George Washington's Adopted Daughter Discusses
Woodlawn, 26 February, 1833.
I received your favor of the 20th instant last evening,
and hasten to give you the information, which you desire.
Truro Parish is the one in which Mount Vernon, Pohick
Church, and Woodlawn are situated. Fairfax Parish is now Alexandria. Before
the Federal District was ceded to Congress, Alexandria was in Fairfax County.
General Washington had a pew in Pohick Church, and one in Christ Church
at Alexandria. He was very instrumental in establishing Pohick Church,
and I believe subscribed largely. His pew was near the pulpit. I have a
perfect recollection of being there, before his election to the presidency,
with him and my grandmother. It was a beautiful church, and had a large,
respectable, and wealthy congregation, who were regular attendants.
He attended the church at Alexandria when the weather
and roads permitted a ride of ten miles. In New York and Philadelphia he
never omitted attendance at church in the morning, unless detained by indisposition.
The afternoon was spent in his own room at home; the evening with his family,
and without company. Sometimes an old and intimate friend called to see
us for an hour or two; but visiting and visitors were prohibited for that
day. No one in church attended to the services with more reverential respect.
My grandmother, who was eminently pious, never deviated from her early
habits. She always knelt. The General, as was then the custom, stood during
the devotional parts of the service. On communion Sundays, he left the
church with me, after the blessing, and returned home, and we sent the
carriage back for my grandmother.
It was his custom to retire to his library at nine or
ten o'clock where he remained an hour before he went to his chamber. He
always rose before the sunand remained in his library until called to breakfast.
I never witnessed his private devotions. I never inquired about them. I
should have thought it the greatest heresy to doubt his firm belief in
Christianity. His life, his writings, prove that he was a Christian. He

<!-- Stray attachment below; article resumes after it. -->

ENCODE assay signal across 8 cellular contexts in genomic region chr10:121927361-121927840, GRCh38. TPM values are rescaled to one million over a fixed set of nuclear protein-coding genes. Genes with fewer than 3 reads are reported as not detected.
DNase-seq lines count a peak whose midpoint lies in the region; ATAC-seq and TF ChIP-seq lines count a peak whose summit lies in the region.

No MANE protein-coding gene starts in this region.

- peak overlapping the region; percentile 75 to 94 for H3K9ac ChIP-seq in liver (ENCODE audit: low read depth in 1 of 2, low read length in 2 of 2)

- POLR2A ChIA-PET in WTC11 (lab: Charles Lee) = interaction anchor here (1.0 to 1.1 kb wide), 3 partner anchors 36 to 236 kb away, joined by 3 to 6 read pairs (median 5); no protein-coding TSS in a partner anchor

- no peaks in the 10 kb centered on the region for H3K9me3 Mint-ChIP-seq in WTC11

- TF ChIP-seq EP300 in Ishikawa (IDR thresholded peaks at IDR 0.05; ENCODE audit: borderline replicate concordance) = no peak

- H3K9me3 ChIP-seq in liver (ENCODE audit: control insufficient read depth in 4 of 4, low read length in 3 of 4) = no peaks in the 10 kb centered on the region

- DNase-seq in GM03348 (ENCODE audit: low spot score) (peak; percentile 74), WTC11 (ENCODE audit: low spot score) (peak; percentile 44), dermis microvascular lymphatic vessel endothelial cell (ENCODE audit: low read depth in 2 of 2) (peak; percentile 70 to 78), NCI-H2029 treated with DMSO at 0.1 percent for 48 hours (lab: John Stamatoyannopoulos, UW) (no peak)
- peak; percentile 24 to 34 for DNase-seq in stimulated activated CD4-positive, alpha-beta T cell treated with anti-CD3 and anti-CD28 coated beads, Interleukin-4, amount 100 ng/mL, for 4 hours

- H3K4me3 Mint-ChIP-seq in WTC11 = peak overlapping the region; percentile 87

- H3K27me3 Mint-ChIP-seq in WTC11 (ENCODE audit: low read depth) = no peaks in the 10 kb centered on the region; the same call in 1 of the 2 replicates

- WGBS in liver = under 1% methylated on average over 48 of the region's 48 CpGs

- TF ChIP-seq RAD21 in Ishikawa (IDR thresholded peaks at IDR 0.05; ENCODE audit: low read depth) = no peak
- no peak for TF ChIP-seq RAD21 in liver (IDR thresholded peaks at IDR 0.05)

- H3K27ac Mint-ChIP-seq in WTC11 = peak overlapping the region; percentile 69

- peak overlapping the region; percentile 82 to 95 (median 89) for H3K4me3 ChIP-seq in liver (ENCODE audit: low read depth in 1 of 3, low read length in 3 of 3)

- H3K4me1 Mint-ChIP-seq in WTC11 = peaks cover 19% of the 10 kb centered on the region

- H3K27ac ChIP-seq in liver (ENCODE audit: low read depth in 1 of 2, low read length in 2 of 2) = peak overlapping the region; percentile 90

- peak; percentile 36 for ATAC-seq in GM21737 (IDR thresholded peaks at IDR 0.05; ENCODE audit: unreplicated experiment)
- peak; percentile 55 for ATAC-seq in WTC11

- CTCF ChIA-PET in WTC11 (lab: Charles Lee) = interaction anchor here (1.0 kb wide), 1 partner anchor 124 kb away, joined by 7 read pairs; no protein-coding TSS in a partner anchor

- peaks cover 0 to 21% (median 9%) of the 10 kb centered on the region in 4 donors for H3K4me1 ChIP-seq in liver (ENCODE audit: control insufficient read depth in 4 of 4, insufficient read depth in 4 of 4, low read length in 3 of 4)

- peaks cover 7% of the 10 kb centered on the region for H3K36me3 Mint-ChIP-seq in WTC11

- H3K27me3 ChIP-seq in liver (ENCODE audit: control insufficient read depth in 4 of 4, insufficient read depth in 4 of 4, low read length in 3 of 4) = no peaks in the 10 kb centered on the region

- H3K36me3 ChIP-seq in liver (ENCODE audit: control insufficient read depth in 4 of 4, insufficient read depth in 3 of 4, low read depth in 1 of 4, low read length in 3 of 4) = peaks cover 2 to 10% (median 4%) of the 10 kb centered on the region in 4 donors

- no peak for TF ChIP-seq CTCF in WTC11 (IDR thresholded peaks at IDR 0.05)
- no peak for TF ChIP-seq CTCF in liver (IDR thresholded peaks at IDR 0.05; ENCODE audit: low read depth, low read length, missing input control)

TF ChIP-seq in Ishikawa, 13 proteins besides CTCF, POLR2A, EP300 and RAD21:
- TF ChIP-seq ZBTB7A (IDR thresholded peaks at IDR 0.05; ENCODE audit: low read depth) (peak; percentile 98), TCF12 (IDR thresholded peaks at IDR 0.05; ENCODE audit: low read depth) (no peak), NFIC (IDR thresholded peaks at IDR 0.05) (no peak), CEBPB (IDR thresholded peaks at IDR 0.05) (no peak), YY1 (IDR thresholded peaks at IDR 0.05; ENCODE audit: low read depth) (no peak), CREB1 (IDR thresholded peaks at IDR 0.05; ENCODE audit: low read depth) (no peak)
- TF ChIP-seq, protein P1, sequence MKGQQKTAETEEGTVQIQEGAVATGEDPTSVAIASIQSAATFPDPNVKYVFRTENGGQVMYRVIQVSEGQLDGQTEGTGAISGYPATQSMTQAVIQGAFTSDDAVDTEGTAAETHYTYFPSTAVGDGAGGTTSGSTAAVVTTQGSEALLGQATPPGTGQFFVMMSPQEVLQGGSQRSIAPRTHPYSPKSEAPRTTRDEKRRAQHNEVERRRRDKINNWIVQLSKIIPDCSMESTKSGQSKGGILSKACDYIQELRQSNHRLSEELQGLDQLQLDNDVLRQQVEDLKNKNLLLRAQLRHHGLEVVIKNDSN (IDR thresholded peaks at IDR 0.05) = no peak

was not one of those who act or pray, "that they may be seen of men." He
communed with his God in secret.
My mother resided two years at Mount Vernon after her
marriage with John Parke Custis, the only son of Mrs. Washington. I have
heard her say that General Washington always received the sacrament with
my grandmother before the revolution. When my aunt, Miss Custis died suddenly
at Mount Vernon, before they could realize the event, he knelt by her and
prayed most fervently, most affectingly, for her recovery. Of this I was
assured by Judge Washington's mother and other witnesses.
He was a silent, thoughtful man. He spoke little generally;
never of himself. I never heard him relate a single act of his life during
the war. I have often seen him perfectly abstracted, his lips moving, but
no sound was perceptible. I have sometimes made him laugh most heartily
from sympathy with my joyous and extravagant spirits. I was, probably,
one of the last persons on earth to whom he would have addressed serious
conversation, particularly when he knew that I had the most perfect model
of female excellence ever with me as my monitress, who acted the part of
a tender and devoted parent, loving me as only a mother can love, and never
extenuating or approving in me what she disapproved of others. She never
omitted her private devotions, or her public duties; and she and her husband
were so perfectly united and happy that he must have been a Christian.
She had no doubts, no fears for him. After forty years of devoted affection
and uninterrupted happiness, she resigned him without a murmur into the
arms of his Savior and his God, with the assured hope of his eternal felicity.
Is it necessary that any one should certify, "General Washington avowed
himself to me a believer in Christianity?" As well may we question his
patriotism, his heroic, disinterested devotion to his country. His mottos
were, "Deeds, not Words"; and, "For God and my Country."
With sentiments of esteem,